Addendum: More Efficient FFNs via Attention

post by Robert_AIZI · 2023-02-06T18:55:25.893Z · LW · GW · 2 comments

This is a link post for


  Perspective 1 - Identical Steps
  Perspective 2 - Virtual Attention Heads
  Demonstration Code

[Epistemic status: I have running code that implements it.]

Overview: I previously showed how an FFN layer in a transformer can be implemented via 3 attention layers. [LW · GW] In this post I show how to do it in a single attention layer. This reduces the needed dimensionality of your model from 5D+N+1 to D+N+1. The main bottleneck, needing 4D attention heads for the hidden layers, remains.

Hot Take: [epistemic status: much less confidence than the rest of this post] The bottleneck - that one needs 4D attention heads for the hidden layers - could be capturing a mechanistic interpretability insight: the FFN components of transformers are less interpretable simply because they consist of ~500x more attention heads than a traditional attention layer. This could suggest a “scale is all you need” approach to mechanistic interpretability - we’ll be able to understand large attention-only models if and only if we can understand smaller FFN+attention models.

Outline: I’ll cover two perspectives that helped me realize you could do this simplification, then summarize the changes, link to the code, then give some concluding thoughts.

I will assume you are familiar with the previous post and it’s notation, so if read it here if you need a refresher.

Perspective 1 - Identical Steps

I first realized we could simplify this by imagining the perspective of a single entry in the hidden layer of a transformer’s FFN. We:

Compare with the steps in an attention head:

Suspiciously similar! In my previous post, I used separate attention layers for F1, F2, and F3, but one can actually choose Q and V matrices so that A1/2/3 computes F1/2/3, respectively, allowing you to complete the FFN in a single attention layer.

Perspective 2 - Virtual Attention Heads

A Mathematical Framework for Transformer Circuits introduced “virtual attention heads”, which provide another useful intuition.

In short, attention heads in two consecutive layers can (in some sense) be treated as a single combined “virtual” attention head. Writing  for the attention patters and  for the weights being written to the residual stream, attention heads are characterized by , and the virtual attention head produced by  and  is , with the caveat that the attention pattern from layer 1 influences the attention pattern in layer 2.

Since this part is just to build intuition, we’re going to play fast and loose with notation and matrix sizes. But applying this analysis to the linear, SiLU, and linear sublayers described in the previous post, we get:

Now, thinking in terms of virtual attention heads, we have . Since , this simplifies to .

When one does this analysis rigorously, there are three nuances we must add:

  1. Since  is size D-by-D, it must be padded out with 0s to make it side D’-by-D’ (here, ). That is , where  means “put matrix  in the upper left corner of a new matrix and add 0s to make it the right-sized square matrix”.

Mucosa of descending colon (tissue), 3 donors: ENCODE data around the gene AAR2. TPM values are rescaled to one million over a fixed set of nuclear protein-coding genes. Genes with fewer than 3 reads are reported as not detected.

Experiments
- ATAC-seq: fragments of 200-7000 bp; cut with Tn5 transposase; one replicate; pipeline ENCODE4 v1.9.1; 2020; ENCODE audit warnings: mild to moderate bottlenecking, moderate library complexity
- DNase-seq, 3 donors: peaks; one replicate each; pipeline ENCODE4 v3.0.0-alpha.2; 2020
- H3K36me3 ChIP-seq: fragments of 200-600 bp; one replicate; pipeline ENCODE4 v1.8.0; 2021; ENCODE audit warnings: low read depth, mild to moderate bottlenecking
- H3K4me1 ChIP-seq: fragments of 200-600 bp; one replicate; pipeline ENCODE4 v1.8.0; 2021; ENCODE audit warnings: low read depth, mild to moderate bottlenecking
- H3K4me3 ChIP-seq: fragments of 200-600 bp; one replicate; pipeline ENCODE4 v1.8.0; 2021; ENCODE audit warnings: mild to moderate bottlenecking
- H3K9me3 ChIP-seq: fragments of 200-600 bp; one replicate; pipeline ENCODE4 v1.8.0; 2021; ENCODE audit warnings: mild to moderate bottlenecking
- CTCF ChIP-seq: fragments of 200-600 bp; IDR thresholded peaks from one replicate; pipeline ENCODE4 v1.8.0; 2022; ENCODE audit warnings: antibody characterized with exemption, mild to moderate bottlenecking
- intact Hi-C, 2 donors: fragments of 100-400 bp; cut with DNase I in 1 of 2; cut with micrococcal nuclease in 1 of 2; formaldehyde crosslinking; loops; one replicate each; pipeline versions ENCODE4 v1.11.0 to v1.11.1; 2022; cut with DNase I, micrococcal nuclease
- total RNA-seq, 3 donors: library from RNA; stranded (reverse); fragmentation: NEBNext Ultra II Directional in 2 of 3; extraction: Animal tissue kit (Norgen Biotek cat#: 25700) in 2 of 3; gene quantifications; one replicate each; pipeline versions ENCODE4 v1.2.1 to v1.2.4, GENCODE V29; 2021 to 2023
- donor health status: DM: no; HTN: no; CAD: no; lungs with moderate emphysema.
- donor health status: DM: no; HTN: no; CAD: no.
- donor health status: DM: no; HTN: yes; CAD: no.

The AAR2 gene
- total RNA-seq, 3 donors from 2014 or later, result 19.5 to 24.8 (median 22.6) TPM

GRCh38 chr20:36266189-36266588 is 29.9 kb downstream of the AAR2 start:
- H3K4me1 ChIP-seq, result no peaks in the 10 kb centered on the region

2. Previously we computed  as , resulting in negative signs in  and in . However, in this approach we compute  directly, so those negative signs go away.
  3. The  matrix computes attention patterns from the residual stream after it was modified by , so the previous -1 entries are replaced with the th column of the  matrix. (No such accounting has to happen for the  matrix, since we force  to be the identity matrix no matter what.)


The resulting Q matrix for computing attention looks like this:

The Q matrix to calculate the output of the FFN’s kth hidden dimension.

And as mentioned before, , where  and  are the weight matrices for your FFN as before, and  is the 4D-by-4D matrix with a 1 in the th spot and a 0 elsewhere.

You use one such attention head for each of the 4D hidden dimensions. For GPT-3, that is a crushing 49152 attention heads in the FFN layer, compared to 96 attention heads in a normal attention layer. This a major slowdown compared to computing an FFN normally, although these attention heads could be parallelized.

Since we compute the hidden layers within the attention heads, we no longer need 4D extra dimensions in our model to store those values between steps. Now the model dimension is D+N+1 (the N+1 channels being used for 1-hot positional encoding). For GPT-3, that raises the dimensionality from 12288 to 14337, a 17% increase.

The residual stream is augmented from size N-by-D to size (N+1)-by-(D+N+1).

Demonstration Code

I’ve put Python code implementing this technique on github. Each of the now two components (FFNs, normal attention) are implemented both directly and with attention heads. They are tested on random matrices with  and , and the largest error entries in each matrix are on the order of . I have not tested how such errors propagate through multiple layers.


(To be read as a supplement to the conclusions in the previous post, which still stand.)


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comment by Kevin Slagle (kevin-slagle) · 2023-06-19T22:51:53.009Z · LW(p) · GW(p)

This paper looks relevant. They also show that you can get rid of FFN by modifying the attention slightly

Replies from: Robert_AIZI
comment by Robert_AIZI · 2023-06-21T12:36:21.665Z · LW(p) · GW(p)

Thanks for the link! My read is that they describe an architecture where each attention head has some fixed "persistent memory vectors", and train a model under that architecture. In contrast, I'm showing how one can convert an existing attention+FFN model to an attention-only model (with only epsilon-scale differences in the output).